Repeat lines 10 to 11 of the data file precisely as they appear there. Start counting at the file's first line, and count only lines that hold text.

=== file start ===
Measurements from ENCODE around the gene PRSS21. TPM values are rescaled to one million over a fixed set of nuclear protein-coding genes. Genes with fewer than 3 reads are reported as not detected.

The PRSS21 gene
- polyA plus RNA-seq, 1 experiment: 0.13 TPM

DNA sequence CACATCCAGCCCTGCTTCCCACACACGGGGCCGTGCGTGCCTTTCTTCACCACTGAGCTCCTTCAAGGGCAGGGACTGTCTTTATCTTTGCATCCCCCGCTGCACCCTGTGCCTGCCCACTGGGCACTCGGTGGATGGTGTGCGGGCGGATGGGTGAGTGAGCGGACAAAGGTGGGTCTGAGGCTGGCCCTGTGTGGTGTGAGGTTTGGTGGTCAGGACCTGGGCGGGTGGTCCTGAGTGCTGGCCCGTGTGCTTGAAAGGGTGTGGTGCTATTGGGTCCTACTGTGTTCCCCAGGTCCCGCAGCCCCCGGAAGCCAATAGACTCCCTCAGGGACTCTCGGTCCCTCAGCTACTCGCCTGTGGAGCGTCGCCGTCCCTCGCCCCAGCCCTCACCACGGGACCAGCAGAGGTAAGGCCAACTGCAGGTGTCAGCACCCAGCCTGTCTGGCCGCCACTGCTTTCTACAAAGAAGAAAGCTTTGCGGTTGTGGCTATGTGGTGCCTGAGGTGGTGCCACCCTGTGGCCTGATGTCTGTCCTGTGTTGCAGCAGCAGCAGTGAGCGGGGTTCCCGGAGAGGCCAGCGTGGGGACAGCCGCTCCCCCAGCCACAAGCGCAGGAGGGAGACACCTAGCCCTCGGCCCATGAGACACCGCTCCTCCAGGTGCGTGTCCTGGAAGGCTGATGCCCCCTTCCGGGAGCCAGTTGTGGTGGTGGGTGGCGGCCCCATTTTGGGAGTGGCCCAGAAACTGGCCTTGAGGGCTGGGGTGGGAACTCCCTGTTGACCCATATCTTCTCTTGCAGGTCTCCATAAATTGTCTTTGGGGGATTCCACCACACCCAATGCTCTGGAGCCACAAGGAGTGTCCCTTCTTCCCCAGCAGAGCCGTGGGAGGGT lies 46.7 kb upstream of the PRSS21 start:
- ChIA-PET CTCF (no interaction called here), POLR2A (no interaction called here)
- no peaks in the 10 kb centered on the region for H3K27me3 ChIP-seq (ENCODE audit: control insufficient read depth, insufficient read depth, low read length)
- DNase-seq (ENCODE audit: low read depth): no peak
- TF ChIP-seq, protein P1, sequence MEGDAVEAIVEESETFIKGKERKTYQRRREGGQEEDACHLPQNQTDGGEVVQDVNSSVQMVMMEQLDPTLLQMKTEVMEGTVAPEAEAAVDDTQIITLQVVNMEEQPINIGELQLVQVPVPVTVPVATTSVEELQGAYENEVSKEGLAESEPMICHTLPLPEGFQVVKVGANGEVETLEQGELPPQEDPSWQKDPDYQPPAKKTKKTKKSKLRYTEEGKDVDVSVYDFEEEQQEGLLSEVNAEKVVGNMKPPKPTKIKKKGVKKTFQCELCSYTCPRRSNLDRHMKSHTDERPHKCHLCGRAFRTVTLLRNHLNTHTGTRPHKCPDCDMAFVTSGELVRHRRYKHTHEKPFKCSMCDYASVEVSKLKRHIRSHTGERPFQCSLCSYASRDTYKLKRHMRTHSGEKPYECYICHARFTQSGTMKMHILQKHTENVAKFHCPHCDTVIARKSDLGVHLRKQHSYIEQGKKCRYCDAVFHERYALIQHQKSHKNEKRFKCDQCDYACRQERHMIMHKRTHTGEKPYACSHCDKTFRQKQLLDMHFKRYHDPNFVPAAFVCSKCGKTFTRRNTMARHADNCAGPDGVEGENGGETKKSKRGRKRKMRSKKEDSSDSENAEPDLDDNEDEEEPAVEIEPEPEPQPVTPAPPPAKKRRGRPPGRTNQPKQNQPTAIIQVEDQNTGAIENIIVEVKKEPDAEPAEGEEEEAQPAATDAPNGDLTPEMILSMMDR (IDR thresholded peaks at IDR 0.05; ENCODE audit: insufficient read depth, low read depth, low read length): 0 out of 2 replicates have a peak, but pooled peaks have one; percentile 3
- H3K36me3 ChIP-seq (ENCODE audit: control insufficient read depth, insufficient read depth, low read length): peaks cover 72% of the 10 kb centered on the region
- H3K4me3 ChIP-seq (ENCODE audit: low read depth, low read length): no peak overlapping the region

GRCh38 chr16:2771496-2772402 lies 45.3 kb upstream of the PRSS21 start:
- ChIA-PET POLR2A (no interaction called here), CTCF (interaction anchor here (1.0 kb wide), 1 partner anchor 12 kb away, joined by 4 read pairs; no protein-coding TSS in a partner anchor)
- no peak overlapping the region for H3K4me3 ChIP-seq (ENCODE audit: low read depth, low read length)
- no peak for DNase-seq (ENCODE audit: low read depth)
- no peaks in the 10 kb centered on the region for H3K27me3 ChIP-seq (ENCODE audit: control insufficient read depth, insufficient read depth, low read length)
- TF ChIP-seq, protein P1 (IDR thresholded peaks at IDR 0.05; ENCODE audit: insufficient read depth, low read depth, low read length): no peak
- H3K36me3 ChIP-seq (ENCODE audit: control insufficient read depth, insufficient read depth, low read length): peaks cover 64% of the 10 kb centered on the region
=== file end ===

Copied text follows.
- H3K4me3 ChIP-seq (ENCODE audit: low read depth, low read length): no peak overlapping the region

GRCh38 chr16:2771496-2772402 lies 45.3 kb upstream of the PRSS21 start: